The D80 in-camera settings can produce very good JPG images. Often, it seemed to preserve and reproduce colour better than I could produce from RAW file (note that most of the time I shoot in JPG normal and RAW). Now this may be because I'm still not an expert on RAW post-production, but if I spend a little time tweaking the image optimization settings or use a vivid or vivid+ setting on dull weather days, I find I often prefer those images over my work from the RAW file. My normal (custom) settings (Nikon D80 shooting menu - optimize image) are: +1 image sharpening; +1 tone compensation; IIIa color mode; auto saturation and O hue adjustment. When I'm shooting with flash; I change tone compensation to 0 "normal". I leave white balance (WB) set to auto most of the time and often make a -1EV WB adjustment to add a little warmth. WB setting is usually the setting I forget, but in most situations, auto does a good job. On some occasions I noticed that some colours, especially red would be blown out in the RAW version, but the JPG seems to retain the colour better, this may be due to the in-camera noise reduction (NR). Similar in high ISO situations (above 800), the in-camera NR worked well, but after working with the RAW version, the final image looked too grainy. Again, this is likely because my RAW post-processing skills are not the greatest. Almost all the shots in the project were JPG, but these observations were made as I worked with RAW versions of other shots from the same event. So I'll likely continue to shoot in both JPG and RAW, using the RAW when I need to recover blown out areas (e.g. sky or facial), correct WB or process tricky lighting shoots in batch.

I shot a lot of black & white and was quite happy with the in-camera B&W setting. I used similar custom settings as in colour mode, and experimented a little with the B&W filters. I found that choosing a filter effect other than red was preferable for portraits.

I almost always use aperture priority mode, center focus mode with full matrix light metering. Auto-focus mode set to auto (AF-A) most of the time, but ready to switch to AF-C for moving subject (sports, etc) and AF-S to if auto mode isn't reading my brain !

I always carry an extra battery and my lens pen cleaner. The pop-up flash is ok on the D80, but the SB-600 Speedlight produces much more natural illumination, especially for interior shots. I almost always have a diffuser attached and on occasion use a defector to create better catchlights in the eye. I don't always carry the SB-600 with me, but it's nice to have the pop-up as a back-up when needed.

My 18-200mm VR lens is on the camera most of the time with the 50mm (nifty fifty) stepping in when striving for better portraits, in low light concert settings and for shallow depth-of-field artistic shots. I put the close-up filters to use quite a few times and because they are 52mm filters, used them on the 50mm and the 18-55mm fit lens. I also used a Hoya polarizer filter (cirpl tag, missing from the shot) quite often, especially for reflective effects and landscapes. I only recently bought the Cokin ND Grad filters so haven't shot a lot with them yet. They are a little awkward to use, but having different diameter adapters and a variety of filters provides a lot of flexibility.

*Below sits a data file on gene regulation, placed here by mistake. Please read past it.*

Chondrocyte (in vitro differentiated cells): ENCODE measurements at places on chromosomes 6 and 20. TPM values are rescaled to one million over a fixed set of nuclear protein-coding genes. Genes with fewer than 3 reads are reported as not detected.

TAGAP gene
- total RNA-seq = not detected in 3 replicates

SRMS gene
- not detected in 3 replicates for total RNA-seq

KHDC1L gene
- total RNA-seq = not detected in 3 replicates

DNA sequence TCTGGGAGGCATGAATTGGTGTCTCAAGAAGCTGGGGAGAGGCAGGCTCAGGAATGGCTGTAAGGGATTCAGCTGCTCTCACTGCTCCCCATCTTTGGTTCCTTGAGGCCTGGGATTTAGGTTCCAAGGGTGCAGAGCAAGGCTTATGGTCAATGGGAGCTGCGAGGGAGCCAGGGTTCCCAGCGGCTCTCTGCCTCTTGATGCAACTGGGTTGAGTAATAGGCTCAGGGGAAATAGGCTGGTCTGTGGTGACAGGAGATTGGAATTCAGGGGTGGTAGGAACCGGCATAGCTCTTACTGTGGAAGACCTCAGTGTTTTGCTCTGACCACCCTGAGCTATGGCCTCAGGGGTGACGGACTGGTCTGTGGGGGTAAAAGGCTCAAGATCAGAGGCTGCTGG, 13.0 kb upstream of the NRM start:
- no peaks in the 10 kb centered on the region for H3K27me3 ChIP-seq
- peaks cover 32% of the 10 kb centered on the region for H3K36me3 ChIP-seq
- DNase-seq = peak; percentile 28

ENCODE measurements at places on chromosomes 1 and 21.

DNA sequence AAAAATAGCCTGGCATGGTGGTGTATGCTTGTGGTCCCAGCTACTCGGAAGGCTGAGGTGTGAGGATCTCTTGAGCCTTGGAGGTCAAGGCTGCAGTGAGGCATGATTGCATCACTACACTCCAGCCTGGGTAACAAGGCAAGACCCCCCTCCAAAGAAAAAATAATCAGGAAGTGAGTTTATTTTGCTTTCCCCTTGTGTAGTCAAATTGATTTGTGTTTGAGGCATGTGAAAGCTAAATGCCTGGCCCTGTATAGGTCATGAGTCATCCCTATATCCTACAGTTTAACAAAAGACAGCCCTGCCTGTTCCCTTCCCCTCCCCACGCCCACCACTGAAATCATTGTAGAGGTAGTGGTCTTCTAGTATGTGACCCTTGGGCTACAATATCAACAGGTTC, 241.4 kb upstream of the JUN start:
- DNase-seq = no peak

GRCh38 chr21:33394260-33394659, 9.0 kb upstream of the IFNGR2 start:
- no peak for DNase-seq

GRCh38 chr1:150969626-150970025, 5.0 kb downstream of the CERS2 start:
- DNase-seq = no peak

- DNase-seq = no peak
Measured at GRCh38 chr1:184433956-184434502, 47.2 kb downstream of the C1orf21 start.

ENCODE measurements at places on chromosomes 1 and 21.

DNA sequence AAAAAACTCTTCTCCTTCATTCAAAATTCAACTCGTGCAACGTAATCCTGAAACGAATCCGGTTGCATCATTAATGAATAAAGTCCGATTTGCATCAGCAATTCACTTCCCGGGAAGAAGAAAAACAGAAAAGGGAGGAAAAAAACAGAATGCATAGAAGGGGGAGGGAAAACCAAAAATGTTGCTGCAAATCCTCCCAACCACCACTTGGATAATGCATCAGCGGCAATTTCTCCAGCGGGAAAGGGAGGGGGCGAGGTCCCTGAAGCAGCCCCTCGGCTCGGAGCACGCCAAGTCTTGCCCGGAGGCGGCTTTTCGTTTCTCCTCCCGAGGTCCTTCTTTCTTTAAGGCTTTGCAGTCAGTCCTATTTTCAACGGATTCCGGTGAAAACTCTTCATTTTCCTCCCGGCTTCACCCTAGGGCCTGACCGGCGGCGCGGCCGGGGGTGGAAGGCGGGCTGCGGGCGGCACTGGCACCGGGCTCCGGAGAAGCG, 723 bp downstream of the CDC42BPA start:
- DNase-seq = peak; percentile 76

Of course the biggest lesson I learnt was to always take your camera with you. Take shots often and don't be shy approaching situations and people. If you're just beginning with taking shots of strangers or people on the street, musicians, street performers and people gathered for an event are much easier subjects.

Tuesday, November 09, 2010

Heading home

Heading home - #360/365, originally uploaded by PJMixer.
I got my 18-200mm VR lens back today from Nikon. They said it just needed an adjustment, and it seems to be working fine again. As the hours of daylight are really becoming a premium, I'm finding I'm trying to grab my daily shot in low light situations and it gets dark very fast I'm having to constantly tweak the settings and rethink my shots. The evening reflection on the office building at Duplex and Eglinton was nice, but when I reviewed my shots, I liked the feeling of this shot. This bus is probably the last leg of the commuter's journey home and it looks like it's getting a move on bringing Torontonians home as fast as it can !

Monday, November 08, 2010

Mert's city music

Mert's city music - #359/365, originally uploaded by PJMixer.

After dropping my business card off with same day strangers, Nathan and Camille I heard the smooth jazz groove guitar sounds of this young man outside my office on Dundas Street.  I spent a some time working on getting a few street shots first, then introduced myself with my intro comment about his looping technique.  For Mert's full story see his 100 Stranger shot.

I propped my camera up on its lens cap, focused manually, used a manual setting and custom image optimization to keep a blend of city lighting with a warmer street feel.  I had to use a very high ISO (1250) as it was really dark (although you can't tell - remember a camera does better in low light than the human eye).  Once again in-camera high ISO noise reduction worked really well.  I had to take quite a lot of shots to frame the shot as I couldn't easily get down on my hands and knees in my work clothes (need a live view screen on that next DSLR).

Sunday, November 07, 2010

Last gold dreams for the night

The golden hours were fading quick, but I liked the vantage point from Liberty Village and without my trusty 18-200mm VR, I dug out my old 70-300mm and tried to capture the moment. I had to bump the ISO way up to 1250 and still I was only shooting at 1/80 sec so naturally the shot is rather soft, but I think it captures the mood and the setting.